by John D. Hogan & Matthew S. Broudy, St. John’s University*
Biography of June Etta Downey
June Etta Downey was one of the original psychologists to study personality scientifically. Her research on handwriting and other motor functions led to the development of the Downey Individual Will-Temperament Test, an early personality inventory. She headed the combined Department of Psychology and Philosophy at the University of Wyoming, the first woman to hold such a position at a state university. From 1923 to 1925 she served on the Council of the American Psychological Association, a rare appointment for a woman at that time. Although her contributions have become obscure, her work was influential in creating a basis for the study of personality and personality testing.
June Etta Downey was born on July 13, 1875 in Laramie, Wyoming. She received her preparatory education in Laramie and remained there to attend the University of Wyoming. She graduated in 1895 with the degree in Greek and Latin. Her interest in aesthetics led her to the University of Chicago, where she received an A.M. degree in 1898. While in Chicago, Downey published her first article, A Musical Experiment, in the American Journal of Psychology (1897). The link between psychology and the arts was one of her lifelong interests.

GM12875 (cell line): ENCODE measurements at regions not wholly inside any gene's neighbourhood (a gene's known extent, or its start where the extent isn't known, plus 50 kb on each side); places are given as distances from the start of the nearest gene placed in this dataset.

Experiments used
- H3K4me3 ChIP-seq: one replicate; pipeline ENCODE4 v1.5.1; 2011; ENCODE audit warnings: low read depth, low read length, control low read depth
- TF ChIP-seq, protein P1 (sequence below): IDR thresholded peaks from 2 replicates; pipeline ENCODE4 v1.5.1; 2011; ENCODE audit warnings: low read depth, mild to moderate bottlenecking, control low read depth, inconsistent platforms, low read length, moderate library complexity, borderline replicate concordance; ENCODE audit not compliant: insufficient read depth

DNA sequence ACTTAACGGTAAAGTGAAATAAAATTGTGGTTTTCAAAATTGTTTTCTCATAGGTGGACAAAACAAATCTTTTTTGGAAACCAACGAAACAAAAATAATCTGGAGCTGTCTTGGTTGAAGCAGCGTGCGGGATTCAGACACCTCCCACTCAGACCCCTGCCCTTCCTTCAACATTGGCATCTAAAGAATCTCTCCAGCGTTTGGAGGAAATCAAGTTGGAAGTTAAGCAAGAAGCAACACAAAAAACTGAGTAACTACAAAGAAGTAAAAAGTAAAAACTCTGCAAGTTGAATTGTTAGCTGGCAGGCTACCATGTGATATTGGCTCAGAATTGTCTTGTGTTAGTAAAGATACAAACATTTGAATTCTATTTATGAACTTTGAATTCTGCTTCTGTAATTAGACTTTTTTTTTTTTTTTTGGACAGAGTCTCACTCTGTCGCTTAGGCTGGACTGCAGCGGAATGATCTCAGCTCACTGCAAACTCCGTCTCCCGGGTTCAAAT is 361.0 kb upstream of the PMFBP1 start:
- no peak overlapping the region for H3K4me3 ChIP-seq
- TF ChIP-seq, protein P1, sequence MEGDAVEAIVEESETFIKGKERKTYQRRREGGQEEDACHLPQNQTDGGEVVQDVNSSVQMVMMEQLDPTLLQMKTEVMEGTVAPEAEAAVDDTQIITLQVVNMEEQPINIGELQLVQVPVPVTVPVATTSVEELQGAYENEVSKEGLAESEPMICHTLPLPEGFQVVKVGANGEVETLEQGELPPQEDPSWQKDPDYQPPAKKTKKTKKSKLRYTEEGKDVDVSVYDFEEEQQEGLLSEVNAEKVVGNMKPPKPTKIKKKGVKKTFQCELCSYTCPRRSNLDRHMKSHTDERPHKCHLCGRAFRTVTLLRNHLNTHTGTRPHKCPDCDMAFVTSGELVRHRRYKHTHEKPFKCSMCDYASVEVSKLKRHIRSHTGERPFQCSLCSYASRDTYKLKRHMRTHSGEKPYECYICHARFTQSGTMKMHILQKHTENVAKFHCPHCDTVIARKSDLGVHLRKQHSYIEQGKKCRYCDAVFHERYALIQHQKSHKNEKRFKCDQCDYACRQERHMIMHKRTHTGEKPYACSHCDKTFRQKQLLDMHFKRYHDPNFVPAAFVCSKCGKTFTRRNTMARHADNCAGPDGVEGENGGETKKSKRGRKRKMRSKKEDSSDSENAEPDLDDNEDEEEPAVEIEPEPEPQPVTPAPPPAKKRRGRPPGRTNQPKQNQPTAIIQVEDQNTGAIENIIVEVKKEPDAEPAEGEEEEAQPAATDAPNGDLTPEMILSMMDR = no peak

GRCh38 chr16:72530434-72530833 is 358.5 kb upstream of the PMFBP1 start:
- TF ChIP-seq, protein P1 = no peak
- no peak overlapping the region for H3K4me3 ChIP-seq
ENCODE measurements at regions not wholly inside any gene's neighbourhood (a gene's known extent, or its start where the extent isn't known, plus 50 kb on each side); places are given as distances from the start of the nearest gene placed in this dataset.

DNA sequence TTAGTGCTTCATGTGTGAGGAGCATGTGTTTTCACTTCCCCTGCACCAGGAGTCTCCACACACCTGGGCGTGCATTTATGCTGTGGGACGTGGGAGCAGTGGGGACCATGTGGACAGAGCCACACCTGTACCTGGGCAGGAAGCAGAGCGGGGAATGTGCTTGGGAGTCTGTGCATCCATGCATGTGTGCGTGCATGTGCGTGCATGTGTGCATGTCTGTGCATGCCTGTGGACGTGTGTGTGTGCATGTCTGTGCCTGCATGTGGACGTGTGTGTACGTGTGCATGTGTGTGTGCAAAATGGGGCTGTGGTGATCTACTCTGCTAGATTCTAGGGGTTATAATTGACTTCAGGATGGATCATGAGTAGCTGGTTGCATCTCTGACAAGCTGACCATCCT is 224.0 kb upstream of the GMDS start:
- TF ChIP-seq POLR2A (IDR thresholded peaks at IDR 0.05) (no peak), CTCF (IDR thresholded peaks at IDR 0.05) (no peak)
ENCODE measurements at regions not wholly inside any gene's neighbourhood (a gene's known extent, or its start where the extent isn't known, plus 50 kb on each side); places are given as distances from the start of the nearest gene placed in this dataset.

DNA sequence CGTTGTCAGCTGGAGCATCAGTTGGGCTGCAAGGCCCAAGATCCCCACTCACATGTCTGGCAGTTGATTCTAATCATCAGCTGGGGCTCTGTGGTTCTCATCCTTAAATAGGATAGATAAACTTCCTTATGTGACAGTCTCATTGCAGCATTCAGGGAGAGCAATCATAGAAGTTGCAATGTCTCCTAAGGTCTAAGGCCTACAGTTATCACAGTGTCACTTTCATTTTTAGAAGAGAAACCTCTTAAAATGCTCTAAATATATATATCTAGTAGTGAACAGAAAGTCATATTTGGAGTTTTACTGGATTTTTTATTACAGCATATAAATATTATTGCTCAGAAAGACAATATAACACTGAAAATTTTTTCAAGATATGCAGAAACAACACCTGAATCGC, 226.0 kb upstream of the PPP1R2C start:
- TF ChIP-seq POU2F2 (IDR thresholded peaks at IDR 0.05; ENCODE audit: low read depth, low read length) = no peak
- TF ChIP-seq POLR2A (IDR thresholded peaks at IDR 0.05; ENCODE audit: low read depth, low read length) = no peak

Upon graduation, Downey returned to the University of Wyoming as an instructor of English and Philosophy. In 1901, she attended a summer session at Cornell University where she studied under Edward B. Titchener, a student of Wundt, and an important leader in early experimental psychology in America. Her strong interest in experimental psychology was evident from that point onward.
In 1905, Downey was made a Professor of Philosophy at the University of Wyoming, but the following year she returned to the University of Chicago to work towards a doctoral degree. James Rowland Angell was her advisor, and both Angell and John B. Watson, were among the subjects for her dissertation. In her doctoral research, titled Control Processes in Modified Handwriting: An Experimental Study, she maintained that handwriting gave clues to an individual’s temperament and personality. Downey received her Ph.D. in psychology in 1907.
She returned to Wyoming where she became chair of the Department of Philosophy. In 1915, she was made head of a newly combined Department of Psychology and Philosophy, a position she held until her death. Despite limited resources, Downey made important contributions to the experimental study of personality. She believed strongly in the mind–body connection and identified motor processes as a way to express character traits. She became an expert in “muscle-reading,” the examination of involuntary movements as away to understand personality.
Downey was greatly interested in the creative arts. She wrote poems, plays, and stories throughout her life. She even wrote the school song Alma Mater for the University of Wyoming . In 1911, she published The Imaginal Reaction to Poetry, one of her most important experiments involving the arts. This study examined the images people had in response to reading poetry. Downey believed that variation in such images revealed differences in character.